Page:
Chesapeake Bay Facts
Width and Depth
The Chesapeake Bay is about 200 miles (300 km) long. At its narrowest point, the Bay is 2.8 miles (4.5 km) wide. At its widest point, just south of the mouth of the Potomac River, it is 30 miles (50 km) wide. The Bay and its tributaries contain an astounding 11,684 miles (18,804 km) of shoreline.
A watershed is an area of land that drains into a particular river, lake, bay, or other body of water. The Chesapeake Bay watershed stretches from Cooperstown, New York, to Norfolk, Virginia, and includes parts of six states—Delaware, Maryland, New York, Pennsylvania, Virginia, and West Virginia—and the entire District of Columbia. The Chesapeake Bay watershed is about seven times larger than the state of New Hampshire, encompassing approximately 64,000 square miles (166,000 sq km). It takes six days for water to flow from the farthest corner of the watershed—the head or source waters of the Susquehanna River in New York—to Havre de Grace, Maryland, where it empties into the Chesapeake. Each year, the Susquehanna River transports more than a million tons of sediment to the Bay. See a map of the Chesapeake Bay watershed.
The Chesapeake Bay has the largest land-to-water ratio (14:1) of any coastal water body in the world. More than 100,000 streams and rivers thread through the watershed and eventually flow into the Bay. Everyone within the Chesapeake Bay watershed is just minutes from one of the streams or rivers. These tributaries are direct conduits carrying runoff and pollution into the Bay. Major rivers that empty into the Bay include the James, York, Rappahannock, Potomac, Patuxent, Patapsco, and Susquehanna from the west and the Pocomoke, Wicomico, Nanticoke, Choptank, and Chester from the east. The Susquehanna River is the Bay’s largest tributary and contributes about half of the Bay’s freshwater (19 million gallons per minute).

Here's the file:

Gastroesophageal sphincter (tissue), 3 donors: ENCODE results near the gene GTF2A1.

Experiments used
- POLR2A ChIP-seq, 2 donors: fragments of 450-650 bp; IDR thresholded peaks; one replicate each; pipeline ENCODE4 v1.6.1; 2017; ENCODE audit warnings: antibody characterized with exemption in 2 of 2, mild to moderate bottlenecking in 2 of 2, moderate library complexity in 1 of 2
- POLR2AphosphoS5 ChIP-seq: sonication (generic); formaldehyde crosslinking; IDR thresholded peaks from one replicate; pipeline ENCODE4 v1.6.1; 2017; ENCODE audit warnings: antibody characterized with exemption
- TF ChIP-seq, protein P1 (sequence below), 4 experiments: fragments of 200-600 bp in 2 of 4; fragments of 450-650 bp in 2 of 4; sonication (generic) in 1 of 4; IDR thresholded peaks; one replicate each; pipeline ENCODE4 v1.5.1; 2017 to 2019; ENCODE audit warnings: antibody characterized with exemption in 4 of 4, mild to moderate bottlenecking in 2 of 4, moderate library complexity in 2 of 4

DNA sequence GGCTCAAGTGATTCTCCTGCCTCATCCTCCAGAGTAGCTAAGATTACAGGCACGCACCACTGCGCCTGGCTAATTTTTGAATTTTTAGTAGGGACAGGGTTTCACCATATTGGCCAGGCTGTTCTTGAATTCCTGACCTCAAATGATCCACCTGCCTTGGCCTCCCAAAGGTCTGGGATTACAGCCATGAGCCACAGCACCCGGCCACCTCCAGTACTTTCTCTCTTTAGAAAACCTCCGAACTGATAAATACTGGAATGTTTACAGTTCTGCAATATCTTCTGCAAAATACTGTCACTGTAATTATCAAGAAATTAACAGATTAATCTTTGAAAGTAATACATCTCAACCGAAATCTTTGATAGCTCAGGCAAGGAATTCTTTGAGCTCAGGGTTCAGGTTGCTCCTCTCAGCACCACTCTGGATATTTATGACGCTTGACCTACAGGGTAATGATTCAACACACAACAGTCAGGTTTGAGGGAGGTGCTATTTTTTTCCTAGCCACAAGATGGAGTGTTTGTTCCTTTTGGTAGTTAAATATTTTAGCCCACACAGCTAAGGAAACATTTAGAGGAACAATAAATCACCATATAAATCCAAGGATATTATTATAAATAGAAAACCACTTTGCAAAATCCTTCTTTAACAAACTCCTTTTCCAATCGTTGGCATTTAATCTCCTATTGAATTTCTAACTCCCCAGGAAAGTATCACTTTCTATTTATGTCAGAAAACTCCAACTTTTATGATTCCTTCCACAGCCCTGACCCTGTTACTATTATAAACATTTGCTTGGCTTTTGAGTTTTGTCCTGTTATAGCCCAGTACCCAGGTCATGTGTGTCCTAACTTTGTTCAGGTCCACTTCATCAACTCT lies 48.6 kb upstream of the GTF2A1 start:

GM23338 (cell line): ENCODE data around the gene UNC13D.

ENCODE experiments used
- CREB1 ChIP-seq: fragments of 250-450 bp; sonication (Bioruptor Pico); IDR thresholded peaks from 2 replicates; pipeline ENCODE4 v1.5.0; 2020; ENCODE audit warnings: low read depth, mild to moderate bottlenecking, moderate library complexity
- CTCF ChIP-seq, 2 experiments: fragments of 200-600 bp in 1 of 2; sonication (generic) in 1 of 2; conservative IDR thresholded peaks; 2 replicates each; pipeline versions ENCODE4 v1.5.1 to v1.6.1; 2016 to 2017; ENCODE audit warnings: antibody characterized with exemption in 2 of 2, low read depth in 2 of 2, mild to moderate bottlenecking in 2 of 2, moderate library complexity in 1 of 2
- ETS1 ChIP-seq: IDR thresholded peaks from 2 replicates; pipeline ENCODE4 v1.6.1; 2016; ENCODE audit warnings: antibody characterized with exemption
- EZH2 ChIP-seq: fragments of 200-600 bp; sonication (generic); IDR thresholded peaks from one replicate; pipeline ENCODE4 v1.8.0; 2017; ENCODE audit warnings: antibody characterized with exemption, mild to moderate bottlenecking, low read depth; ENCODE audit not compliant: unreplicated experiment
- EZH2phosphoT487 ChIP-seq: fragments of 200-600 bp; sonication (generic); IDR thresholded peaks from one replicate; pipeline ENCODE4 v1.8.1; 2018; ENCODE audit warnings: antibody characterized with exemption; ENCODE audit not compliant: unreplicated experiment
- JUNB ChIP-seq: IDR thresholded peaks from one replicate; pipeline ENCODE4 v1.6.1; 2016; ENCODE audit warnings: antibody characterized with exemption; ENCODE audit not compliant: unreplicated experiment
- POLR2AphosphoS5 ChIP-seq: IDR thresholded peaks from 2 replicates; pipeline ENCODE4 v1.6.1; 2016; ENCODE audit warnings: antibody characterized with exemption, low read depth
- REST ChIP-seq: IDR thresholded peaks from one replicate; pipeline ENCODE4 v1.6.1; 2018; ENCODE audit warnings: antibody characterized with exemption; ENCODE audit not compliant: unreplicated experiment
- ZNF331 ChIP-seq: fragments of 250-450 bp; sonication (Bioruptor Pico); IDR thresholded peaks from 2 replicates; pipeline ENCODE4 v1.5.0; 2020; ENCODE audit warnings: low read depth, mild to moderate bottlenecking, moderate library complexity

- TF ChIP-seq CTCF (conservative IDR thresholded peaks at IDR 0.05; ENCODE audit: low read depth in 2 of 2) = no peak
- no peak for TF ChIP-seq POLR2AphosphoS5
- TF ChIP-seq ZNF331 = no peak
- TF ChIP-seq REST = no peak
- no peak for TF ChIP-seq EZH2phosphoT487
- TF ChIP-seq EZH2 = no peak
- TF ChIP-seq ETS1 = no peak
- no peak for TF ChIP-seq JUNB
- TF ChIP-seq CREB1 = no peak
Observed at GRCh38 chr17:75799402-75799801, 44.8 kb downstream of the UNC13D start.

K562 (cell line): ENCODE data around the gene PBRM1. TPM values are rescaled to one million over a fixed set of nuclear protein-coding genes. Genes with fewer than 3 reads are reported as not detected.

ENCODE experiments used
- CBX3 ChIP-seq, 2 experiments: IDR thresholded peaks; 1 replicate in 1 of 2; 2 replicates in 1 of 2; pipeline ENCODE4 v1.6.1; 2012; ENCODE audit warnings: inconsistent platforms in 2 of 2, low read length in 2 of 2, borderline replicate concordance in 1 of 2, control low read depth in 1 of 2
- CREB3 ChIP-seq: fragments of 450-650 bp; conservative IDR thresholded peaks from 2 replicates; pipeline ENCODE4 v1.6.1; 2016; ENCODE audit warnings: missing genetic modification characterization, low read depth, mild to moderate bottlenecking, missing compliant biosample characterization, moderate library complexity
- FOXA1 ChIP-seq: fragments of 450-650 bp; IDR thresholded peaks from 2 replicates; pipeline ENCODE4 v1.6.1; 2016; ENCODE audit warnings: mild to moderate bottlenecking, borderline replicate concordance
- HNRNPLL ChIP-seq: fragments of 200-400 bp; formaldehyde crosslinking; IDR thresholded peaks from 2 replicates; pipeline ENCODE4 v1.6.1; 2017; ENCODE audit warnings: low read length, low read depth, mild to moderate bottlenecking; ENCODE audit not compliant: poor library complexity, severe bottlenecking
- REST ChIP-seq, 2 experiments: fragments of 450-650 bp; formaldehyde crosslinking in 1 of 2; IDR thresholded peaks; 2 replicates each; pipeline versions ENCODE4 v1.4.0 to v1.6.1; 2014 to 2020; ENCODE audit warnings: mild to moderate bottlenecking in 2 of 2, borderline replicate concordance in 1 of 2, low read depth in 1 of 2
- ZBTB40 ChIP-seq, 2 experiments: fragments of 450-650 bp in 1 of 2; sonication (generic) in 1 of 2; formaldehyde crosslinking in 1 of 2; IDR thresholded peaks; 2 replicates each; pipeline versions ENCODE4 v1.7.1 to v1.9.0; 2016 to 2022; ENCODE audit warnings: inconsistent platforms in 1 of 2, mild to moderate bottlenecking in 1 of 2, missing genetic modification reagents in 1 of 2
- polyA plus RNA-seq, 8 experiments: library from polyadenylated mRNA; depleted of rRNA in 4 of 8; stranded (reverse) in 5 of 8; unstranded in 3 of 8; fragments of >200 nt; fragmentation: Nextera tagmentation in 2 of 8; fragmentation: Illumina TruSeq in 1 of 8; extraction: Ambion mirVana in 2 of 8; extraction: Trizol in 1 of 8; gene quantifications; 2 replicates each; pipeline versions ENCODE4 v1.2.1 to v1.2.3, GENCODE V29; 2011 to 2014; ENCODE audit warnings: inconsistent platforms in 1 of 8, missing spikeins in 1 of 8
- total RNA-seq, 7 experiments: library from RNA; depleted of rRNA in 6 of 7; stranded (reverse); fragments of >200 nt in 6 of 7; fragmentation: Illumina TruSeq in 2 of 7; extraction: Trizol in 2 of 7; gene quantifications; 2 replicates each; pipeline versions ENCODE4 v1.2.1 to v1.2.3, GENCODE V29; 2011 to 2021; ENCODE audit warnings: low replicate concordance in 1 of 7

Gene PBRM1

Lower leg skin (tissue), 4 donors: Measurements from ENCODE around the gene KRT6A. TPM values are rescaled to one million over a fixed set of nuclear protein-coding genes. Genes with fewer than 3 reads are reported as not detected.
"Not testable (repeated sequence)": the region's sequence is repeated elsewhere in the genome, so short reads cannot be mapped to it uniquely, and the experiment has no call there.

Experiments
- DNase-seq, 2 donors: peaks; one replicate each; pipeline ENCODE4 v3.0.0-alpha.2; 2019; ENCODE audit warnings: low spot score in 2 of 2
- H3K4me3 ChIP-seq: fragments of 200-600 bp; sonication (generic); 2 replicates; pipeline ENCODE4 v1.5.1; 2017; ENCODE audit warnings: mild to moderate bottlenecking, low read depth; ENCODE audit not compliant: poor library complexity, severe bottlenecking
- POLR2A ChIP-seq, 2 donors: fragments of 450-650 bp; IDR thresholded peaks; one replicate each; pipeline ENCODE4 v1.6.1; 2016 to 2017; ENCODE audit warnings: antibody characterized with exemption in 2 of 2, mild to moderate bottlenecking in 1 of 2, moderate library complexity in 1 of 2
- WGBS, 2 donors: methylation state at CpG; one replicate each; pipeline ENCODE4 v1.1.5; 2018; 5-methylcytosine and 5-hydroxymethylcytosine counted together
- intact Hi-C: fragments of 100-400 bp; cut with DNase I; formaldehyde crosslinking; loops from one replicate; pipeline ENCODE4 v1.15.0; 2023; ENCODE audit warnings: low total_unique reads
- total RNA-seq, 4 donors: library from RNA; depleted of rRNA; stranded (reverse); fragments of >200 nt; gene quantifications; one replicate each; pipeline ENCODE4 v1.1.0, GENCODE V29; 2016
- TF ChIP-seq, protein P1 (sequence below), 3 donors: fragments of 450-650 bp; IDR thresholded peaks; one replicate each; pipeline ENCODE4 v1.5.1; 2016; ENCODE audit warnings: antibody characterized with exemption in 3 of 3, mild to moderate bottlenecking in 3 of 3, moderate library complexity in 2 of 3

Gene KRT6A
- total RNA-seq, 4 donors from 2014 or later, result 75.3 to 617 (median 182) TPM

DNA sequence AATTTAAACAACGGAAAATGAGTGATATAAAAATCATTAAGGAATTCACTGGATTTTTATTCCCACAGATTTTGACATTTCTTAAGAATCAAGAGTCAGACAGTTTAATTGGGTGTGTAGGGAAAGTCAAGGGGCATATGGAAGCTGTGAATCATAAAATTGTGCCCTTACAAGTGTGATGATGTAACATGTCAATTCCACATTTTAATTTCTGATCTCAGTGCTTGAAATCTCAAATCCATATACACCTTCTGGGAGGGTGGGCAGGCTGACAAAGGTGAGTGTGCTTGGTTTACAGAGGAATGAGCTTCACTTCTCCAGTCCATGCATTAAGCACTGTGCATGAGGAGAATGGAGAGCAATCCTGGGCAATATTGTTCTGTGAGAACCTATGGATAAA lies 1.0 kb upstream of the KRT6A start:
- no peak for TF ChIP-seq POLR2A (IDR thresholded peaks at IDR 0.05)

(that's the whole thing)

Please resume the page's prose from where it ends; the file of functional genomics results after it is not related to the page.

The Bay receives about half its water volume from the Atlantic Ocean in the form of saltwater. The other half is freshwater that drains into the Bay from its enormous watershed.Salinity is the primary physical and ecological variable that changes through the length of the Bay. Brackish water, a combination of saltwater and freshwater, fills most of the Bay. The mingling of the freshwater with ocean water creates an estuary. The Chesapeake Bay is the largest estuary in North America, and one of the largest in the world.
The Bay contains two distinct layers of water. Warmer, less dense freshwater flows near the surface of the Bay from the north to the south and into the Atlantic Ocean. Denser, colder, and saltier ocean water flows near the bottom of the channel from the ocean up into the Bay. A zone of intensive mixing called the pycnocline separates these two layers.
Formation of the Bay
How did the Chesapeake Bay begin?